By John Mulderig
Catholic News Service
NEW YORK (CNS) — Taken on its own humanist terms, the apocalyptic drama "Seeking a Friend for the End of the World" (Focus) is an essentially honorable film that celebrates the overarching importance of personal connectedness.
But the circumscribed nature of its outlook — amid the ultimate crisis, faith in God or in an afterlife is entirely absent — means that viewers will need to sift its heterogeneous moral content with careful discernment.
In her feature debut, writer-director Lorene Scafaria — who penned the 2008 screen version of "Nick and Nora’s Infinite Playlist" — presents us with Steve Carell as an Everyman observer of the End of Days.
Carell’s character, Dodge, is a soft-spoken conformist so risk-averse himself that his career selling insurance seems a natural fit. So he’s not especially well-equipped to hear the news that a 70-mile-wide asteroid is on course to obliterate all life on Earth within a few weeks, and that a space mission that offered the only hope of diverting it has failed. As for Dodge’s wife, she reacts to this turn of events by instantly deserting him.
Isolated and brooding, Dodge watches as the people around him respond to their doom in a range of predictable ways. Some — Dodge’s Hispanic housekeeper Elsa, (Tonita Castro), most prominent among them — insist on going about their daily routines as though nothing had changed. Others embark on alcohol- and narcotics-fuelled binges or seek solace in meaningless sex. Suicide becomes another out.
Thus the first part of Scafaria’s picture registers as a deeply cynical examination of how a secularized society, which normally ignores the inevitability of individual death, would react to the certainty of mass extinction.
Like Dodge himself, Penny (Keira Knightley), his free-spirited, British-born neighbor, is just plain scared. After Dodge, whose previous interaction with Penny has been marginal, comforts her one night, the two newfound friends set off on a road trip.
Dodge wants to reconnect with his high-school sweetheart. Penny hopes to find transport back to England (all airline flights have been discontinued) so she can devote her remaining time to repairing frayed ties with her semi-estranged family.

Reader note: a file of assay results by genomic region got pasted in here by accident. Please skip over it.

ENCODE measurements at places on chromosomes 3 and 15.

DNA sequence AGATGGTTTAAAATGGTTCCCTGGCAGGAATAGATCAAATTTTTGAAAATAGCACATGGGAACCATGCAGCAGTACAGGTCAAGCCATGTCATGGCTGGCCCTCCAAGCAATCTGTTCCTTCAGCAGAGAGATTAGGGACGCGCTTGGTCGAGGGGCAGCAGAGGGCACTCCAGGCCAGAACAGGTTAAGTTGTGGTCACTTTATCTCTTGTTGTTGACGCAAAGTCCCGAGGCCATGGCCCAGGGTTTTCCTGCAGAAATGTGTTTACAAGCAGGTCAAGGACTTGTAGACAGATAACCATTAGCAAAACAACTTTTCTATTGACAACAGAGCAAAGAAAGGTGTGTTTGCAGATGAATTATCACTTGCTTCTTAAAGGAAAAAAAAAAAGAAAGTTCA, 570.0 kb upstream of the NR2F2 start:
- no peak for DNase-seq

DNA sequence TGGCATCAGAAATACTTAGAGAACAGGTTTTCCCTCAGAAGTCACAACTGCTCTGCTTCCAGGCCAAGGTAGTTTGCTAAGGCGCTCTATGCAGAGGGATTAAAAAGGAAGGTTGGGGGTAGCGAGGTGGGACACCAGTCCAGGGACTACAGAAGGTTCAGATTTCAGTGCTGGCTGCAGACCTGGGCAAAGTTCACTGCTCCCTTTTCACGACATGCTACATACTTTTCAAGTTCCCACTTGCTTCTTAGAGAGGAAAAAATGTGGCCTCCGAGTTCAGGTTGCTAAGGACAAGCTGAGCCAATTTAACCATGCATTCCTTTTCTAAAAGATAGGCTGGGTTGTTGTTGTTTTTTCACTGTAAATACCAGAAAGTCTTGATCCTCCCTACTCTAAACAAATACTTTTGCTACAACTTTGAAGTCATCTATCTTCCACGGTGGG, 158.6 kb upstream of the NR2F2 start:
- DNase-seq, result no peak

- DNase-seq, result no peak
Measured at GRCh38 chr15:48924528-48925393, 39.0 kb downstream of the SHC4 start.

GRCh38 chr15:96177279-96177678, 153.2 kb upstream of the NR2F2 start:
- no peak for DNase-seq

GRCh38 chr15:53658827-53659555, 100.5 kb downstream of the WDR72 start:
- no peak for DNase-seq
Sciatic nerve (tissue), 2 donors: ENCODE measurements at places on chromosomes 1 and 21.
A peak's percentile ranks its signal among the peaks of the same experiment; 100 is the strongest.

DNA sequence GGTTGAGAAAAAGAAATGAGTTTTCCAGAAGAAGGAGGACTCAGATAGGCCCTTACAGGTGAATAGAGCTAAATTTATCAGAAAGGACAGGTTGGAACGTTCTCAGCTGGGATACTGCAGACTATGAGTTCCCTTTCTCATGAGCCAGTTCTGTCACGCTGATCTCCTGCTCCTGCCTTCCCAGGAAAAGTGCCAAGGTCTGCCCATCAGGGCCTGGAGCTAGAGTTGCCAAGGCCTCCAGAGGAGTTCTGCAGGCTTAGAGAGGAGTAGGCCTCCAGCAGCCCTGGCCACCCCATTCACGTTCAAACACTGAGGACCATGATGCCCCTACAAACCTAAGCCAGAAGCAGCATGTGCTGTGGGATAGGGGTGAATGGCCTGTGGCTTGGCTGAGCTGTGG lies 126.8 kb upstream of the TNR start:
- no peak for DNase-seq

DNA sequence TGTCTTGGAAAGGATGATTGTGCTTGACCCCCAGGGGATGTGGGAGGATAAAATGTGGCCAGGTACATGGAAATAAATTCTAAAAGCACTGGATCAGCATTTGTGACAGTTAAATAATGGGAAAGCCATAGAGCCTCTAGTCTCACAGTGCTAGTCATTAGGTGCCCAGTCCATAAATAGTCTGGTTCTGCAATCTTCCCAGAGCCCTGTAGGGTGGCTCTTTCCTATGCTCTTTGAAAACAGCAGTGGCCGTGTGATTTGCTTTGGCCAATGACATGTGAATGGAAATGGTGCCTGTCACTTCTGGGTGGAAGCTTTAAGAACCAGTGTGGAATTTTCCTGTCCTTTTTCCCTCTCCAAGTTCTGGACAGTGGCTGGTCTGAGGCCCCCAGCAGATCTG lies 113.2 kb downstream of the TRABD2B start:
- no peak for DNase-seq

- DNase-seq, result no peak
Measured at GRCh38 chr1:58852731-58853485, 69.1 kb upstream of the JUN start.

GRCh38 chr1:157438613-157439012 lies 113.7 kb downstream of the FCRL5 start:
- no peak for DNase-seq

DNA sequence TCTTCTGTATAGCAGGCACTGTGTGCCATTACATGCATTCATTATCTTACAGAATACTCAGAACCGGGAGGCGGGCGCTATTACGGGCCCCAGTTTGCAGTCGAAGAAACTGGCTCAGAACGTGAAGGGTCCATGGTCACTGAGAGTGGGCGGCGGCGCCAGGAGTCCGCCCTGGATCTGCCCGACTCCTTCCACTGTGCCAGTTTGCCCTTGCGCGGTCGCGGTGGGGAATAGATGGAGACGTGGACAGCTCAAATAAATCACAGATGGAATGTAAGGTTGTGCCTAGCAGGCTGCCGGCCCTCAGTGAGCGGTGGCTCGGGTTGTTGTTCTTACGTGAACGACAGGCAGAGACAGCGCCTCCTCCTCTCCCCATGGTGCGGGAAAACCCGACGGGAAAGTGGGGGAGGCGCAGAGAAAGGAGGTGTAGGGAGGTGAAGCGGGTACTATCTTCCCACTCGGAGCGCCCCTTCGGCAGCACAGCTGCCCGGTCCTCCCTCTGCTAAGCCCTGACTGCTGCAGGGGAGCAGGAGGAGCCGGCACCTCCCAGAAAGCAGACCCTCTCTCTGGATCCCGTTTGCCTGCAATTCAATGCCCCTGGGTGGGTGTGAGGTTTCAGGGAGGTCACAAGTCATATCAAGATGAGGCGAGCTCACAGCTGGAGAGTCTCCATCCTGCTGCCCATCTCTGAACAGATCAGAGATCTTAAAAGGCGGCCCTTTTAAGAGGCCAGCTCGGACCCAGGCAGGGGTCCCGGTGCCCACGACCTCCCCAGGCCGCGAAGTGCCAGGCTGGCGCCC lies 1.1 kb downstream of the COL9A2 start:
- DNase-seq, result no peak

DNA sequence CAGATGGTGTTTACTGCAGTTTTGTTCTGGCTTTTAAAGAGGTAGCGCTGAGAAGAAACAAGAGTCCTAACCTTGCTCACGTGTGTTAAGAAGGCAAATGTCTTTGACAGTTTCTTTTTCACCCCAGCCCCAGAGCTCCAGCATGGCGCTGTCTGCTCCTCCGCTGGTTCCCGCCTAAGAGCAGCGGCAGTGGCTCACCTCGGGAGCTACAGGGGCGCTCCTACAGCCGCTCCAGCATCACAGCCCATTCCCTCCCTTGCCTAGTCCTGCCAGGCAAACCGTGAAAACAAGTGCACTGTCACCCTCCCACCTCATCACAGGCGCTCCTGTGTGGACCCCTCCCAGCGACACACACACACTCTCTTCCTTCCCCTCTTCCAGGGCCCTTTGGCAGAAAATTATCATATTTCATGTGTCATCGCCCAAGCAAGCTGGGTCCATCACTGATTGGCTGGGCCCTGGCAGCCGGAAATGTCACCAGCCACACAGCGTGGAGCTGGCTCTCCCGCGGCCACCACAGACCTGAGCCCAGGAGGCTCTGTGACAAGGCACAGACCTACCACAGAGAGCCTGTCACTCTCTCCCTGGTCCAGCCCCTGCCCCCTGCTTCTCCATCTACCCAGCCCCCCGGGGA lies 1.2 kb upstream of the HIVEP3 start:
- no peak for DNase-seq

The tone of Scafaria’s script warms as its focus shifts to the deepening bond between this opposites-attract duo. (Dodge becomes increasingly conflicted between the search for his old flame and his kindling feelings for Penny.)
But the welcome affirmation of their increasing mutual affection is offset by less acceptable elements. One is Penny’s resolute insistence that the physical expression of love be treated casually in all circumstances. Another, of more sweeping concern, is the implicit message that, in a world without God, romance is the only source of salvation.
Instead of placing erotic love at the service of that selfless spiritual love to which believers in Christ are called, "Seeking a Friend for the End of the World" follows trends within contemporary culture as a whole by unduly glorifying and even idolizing it in isolation.
Yet, if the permanent death of the beloved is to be the unavoidable outcome of all such relationships, the "redemption" they offer — by contrast with that held out to us by the message of the Gospel — can be no more than passing, futile and ultimately unsatisfying.
The film contains fleeting blasphemous humor, brief but intense violence with gore, drug use, underage drinking, cohabitation, off-screen premarital sexual activity, a couple of uses of profanity and much rough and crude language. The Catholic News Service classification is L — limited adult audience, films whose problematic content many adults would find troubling. The Motion Picture Association of America rating is R — restricted. Under 17 requires accompanying parent or adult guardian
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Mulderig is on the staff of Catholic News Service.